How Football Can Help In A Child’s Development

benefits of football children

With the World Cup just around the corner and sparking much excitement, there hasn’t been a better time to explore all that football has to offer!

Invented in the 1860’s, it’s one of the most popular team sports played around the world and one which doesn’t make exclusions; anybody of any age can pull on their boots and get involved. It’s easy to get started, all you need is a football, some goal posts and a few friends!

The Benefits of Playing Football

Not only is it a fantastic game to watch or take part in but football also helps to develop numerous skills in KS1 and KS2 children. They don’t have to play competitively to feel the benefits, just taking part with others will offer its rewards. Here are just a few reasons for children to join in:

Encourages an active lifestyle

Taking part in a competitive match or simply having a kick around with some friends encourages children to get outside and keep themselves active. Enjoying an activity means you’ll want to do it more often, so make sure children have fun whilst taking part.

Develops communication skills

‘Pass the ball’ or ‘shoot’ are words often heard on the pitch but so much more conversation actually takes place. Children can discuss their tactics or talk about other teams and the schools they’re from. Spending time with each other on a regular basis will encourage the development of deeper communication skills and more involved conversations.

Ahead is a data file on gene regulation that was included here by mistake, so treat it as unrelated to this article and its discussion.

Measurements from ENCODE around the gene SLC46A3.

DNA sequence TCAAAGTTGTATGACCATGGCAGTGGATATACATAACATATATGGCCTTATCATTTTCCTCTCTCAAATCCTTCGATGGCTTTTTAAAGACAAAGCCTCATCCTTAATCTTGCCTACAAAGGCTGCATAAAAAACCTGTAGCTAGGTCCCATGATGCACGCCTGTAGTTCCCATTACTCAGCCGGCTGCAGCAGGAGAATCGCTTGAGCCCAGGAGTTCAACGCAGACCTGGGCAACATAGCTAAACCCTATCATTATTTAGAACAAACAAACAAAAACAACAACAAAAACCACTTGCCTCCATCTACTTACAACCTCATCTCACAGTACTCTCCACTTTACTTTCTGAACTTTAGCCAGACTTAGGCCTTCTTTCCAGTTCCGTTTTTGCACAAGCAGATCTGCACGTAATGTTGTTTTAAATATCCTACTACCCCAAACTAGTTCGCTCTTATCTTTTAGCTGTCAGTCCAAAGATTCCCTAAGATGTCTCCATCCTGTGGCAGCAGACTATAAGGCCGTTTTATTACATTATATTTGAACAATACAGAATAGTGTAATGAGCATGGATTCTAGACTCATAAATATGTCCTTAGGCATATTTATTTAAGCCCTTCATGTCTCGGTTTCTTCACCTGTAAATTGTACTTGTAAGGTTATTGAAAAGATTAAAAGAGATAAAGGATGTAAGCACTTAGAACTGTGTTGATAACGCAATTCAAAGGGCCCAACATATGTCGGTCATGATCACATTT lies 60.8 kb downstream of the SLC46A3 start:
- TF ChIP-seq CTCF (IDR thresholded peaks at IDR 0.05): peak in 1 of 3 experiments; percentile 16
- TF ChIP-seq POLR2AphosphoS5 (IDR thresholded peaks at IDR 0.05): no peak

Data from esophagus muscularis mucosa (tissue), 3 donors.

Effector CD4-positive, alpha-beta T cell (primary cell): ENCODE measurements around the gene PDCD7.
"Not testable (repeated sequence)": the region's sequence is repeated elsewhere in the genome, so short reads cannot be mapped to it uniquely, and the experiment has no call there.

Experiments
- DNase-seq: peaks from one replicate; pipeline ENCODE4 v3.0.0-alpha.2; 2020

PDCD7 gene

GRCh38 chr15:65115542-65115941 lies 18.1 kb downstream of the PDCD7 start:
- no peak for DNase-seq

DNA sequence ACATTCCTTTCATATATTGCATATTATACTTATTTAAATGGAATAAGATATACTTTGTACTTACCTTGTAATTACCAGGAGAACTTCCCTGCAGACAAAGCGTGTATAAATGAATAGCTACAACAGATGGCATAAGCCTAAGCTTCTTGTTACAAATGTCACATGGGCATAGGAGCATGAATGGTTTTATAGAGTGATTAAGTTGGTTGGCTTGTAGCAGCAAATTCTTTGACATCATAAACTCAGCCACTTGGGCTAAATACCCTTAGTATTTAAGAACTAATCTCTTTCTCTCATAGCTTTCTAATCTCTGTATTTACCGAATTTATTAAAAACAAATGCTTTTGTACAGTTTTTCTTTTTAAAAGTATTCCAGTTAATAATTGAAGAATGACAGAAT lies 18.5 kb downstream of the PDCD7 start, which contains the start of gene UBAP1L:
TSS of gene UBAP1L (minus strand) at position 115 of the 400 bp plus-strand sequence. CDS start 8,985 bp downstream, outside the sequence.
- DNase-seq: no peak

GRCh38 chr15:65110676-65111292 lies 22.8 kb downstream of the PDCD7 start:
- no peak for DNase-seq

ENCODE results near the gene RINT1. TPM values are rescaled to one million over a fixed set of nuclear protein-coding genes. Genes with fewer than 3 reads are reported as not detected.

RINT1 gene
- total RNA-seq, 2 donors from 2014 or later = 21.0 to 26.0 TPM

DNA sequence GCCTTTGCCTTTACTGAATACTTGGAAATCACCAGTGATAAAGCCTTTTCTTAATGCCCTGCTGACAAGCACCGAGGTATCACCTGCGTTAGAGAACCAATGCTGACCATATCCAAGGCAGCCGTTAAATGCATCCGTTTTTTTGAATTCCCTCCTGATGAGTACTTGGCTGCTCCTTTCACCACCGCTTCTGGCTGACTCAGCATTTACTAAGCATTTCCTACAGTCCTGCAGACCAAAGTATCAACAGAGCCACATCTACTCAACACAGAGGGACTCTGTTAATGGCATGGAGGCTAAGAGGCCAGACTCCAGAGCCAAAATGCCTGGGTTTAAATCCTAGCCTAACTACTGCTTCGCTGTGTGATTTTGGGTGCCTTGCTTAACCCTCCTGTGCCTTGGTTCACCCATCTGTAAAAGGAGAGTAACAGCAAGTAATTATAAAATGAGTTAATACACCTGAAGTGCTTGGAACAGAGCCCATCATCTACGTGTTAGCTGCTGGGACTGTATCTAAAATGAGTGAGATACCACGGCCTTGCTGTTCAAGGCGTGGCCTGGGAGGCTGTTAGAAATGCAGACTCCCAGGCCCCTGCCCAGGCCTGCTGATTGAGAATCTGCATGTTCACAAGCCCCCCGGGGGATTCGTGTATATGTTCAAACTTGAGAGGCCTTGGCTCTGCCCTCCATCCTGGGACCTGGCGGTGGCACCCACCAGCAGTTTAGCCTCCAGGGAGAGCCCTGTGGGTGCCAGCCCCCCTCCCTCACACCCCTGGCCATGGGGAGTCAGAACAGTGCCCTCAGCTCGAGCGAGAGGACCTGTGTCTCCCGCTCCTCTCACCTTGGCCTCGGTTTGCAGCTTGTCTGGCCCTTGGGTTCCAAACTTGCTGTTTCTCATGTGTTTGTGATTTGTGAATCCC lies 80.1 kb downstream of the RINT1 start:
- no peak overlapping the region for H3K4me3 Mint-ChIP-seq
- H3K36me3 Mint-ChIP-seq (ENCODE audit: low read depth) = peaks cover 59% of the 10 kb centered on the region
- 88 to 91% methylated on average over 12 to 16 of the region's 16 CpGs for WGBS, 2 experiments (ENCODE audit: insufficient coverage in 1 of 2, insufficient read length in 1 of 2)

Enhances team skills and teamwork

To play football, you need a good team around you and playing regularly will help children develop their skills and work with their team successfully. They’ll learn to play together and from their experiences, work out how they can be most effective as a collective unit. Being part of a team will also give children a sense of belonging and encourage them to think of others.

Helps to stimulate social skills

Spending time regularly with team mates will allow for more complex relationships and more time being spent getting to know each other. Friendships will form and football may have started out as the common factor but it will soon become just one of the things that children have to talk about.

Develops fundamental movement skills

Children develop fundamental movement skills between the ages of three and six. These skills including running, kicking and leaping are the building blocks that enable children to foster a complete set of skills. Playing football presents children with an opportunity to use these movements and as they play more often, their skill set will further develop.

Football Blog Images

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Throughout June and July, football will be discussed in every school up and down the country. Make the most of the excitement that the World Cup 2018 will generate and take the opportunity to get your school and pupils involved with the beautiful game. For a range of fantastic supplies, have a look at our Football Resources suitable for the KS1 and KS2 curriculum here.

PE equipment for Primary Schools

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